Lots of public Civil video training here.
By Steve Mizsak from the CAD Technology Center on YouTube
- Important point – get set up and immediately SAVE the external file.
- If you employ points, remember set your current Point Number and use a known range of points
- Both editors are now pretty flexible about data entry – odds are it is not exactly what you are used to and expect. Read the help.
You will find a faster input method.
- The Editors are very much like Survey Figure Editor – What you see on the screen is a temporary illusion. Get over it. Zoom to a Selection of entries is often your best bet.
- The saved external files create good audit trails and reusable data for different tasks - some of which come up again later in projects. The files may be are important than you believe.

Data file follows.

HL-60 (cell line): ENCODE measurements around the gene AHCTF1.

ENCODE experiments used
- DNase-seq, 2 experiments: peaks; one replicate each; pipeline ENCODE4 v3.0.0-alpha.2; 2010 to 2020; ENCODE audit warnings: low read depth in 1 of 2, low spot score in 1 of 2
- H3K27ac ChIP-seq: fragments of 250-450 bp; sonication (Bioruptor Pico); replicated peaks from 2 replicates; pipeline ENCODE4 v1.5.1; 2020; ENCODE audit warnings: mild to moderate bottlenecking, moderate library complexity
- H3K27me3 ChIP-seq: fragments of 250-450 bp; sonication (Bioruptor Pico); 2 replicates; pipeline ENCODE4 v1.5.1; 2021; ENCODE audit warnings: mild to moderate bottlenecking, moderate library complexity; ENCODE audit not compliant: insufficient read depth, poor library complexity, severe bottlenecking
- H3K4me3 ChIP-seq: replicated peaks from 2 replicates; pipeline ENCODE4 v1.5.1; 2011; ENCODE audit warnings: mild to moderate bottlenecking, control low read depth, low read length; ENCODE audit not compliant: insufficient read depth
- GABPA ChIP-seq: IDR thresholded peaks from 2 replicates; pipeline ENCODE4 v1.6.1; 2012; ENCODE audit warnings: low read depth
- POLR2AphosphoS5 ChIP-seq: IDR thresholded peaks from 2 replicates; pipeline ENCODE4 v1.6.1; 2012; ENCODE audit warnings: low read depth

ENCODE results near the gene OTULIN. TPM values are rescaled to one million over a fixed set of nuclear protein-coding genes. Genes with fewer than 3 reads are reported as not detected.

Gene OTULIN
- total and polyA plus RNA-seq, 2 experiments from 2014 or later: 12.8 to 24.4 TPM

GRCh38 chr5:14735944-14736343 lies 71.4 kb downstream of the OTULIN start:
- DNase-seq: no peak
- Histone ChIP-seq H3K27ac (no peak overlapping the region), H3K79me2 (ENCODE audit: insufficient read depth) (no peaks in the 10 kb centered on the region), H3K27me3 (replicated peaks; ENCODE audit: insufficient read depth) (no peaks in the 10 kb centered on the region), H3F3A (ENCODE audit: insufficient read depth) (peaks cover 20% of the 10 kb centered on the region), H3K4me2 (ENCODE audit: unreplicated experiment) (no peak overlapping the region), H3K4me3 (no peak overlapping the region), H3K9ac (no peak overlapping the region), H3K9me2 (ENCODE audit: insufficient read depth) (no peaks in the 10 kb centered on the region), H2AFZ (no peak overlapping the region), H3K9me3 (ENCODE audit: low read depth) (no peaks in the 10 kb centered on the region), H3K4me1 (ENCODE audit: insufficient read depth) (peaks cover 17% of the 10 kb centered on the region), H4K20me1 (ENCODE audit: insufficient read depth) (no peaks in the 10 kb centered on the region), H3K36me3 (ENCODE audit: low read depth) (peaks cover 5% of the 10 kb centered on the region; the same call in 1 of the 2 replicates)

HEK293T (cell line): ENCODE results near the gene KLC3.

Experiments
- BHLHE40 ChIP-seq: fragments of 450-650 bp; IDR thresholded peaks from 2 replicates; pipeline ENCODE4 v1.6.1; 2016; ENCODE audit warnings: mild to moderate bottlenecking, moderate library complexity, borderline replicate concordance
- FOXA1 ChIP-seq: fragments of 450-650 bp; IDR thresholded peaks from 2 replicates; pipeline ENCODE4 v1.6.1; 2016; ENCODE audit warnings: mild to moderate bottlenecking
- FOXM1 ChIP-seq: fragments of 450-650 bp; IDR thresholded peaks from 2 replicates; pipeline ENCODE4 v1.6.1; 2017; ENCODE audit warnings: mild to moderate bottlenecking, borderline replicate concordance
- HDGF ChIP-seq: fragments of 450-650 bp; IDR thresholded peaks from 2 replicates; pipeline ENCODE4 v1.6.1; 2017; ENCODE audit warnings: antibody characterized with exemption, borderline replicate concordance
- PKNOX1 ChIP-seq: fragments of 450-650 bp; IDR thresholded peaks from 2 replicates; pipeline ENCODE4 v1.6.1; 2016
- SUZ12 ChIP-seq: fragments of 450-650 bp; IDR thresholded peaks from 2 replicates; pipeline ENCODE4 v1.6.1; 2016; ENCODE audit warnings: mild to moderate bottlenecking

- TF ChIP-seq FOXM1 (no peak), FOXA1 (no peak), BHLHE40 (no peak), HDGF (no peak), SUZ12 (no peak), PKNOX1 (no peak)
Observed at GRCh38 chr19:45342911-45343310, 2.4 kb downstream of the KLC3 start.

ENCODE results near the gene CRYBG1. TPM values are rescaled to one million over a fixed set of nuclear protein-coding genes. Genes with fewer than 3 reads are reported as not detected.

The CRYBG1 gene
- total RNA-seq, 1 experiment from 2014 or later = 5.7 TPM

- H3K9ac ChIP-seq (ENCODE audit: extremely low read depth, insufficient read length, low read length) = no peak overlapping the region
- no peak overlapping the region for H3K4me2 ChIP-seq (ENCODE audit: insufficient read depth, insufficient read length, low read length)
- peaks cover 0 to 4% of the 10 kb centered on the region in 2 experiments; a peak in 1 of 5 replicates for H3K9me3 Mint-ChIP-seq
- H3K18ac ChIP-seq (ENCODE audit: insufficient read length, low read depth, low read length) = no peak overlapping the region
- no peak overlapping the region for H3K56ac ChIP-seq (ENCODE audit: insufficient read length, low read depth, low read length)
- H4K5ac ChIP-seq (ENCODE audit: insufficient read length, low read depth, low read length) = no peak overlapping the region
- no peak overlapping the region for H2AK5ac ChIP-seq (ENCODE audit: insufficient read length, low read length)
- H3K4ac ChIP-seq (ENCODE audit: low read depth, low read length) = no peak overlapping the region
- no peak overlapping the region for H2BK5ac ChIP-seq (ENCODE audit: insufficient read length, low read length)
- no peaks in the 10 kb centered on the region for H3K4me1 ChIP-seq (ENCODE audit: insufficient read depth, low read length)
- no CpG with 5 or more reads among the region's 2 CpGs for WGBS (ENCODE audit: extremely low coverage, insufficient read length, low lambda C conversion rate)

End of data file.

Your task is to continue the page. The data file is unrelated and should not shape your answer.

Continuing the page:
- You must manage the external file storage structure. Random storage wastes a ton of time.
The complexity of the structure relates directly to the type and scope of project.
One size does not fit all.
- Editors can be and are faster and better than CAD drawing data because they are DATA.
For example: Build Figures with them.
Figures can become Parcels or Alignments or Feature Lines and other things…but sometimes you have to go back to the beginning.
- Points may move and/or adjust – Editor externalized file data connections do reconnect.
It is stupid that importing the external files creates ACAD polylines not your Civil 3D segments type of choice. It is annoying you cannot load geometry from any Civil 3D linear Feature.
I suspect we’d all find those capabilities much more useful, but it would be less CAD like.
By Wes Newman of Autodesk from Jeff Bartels YouTube Channel.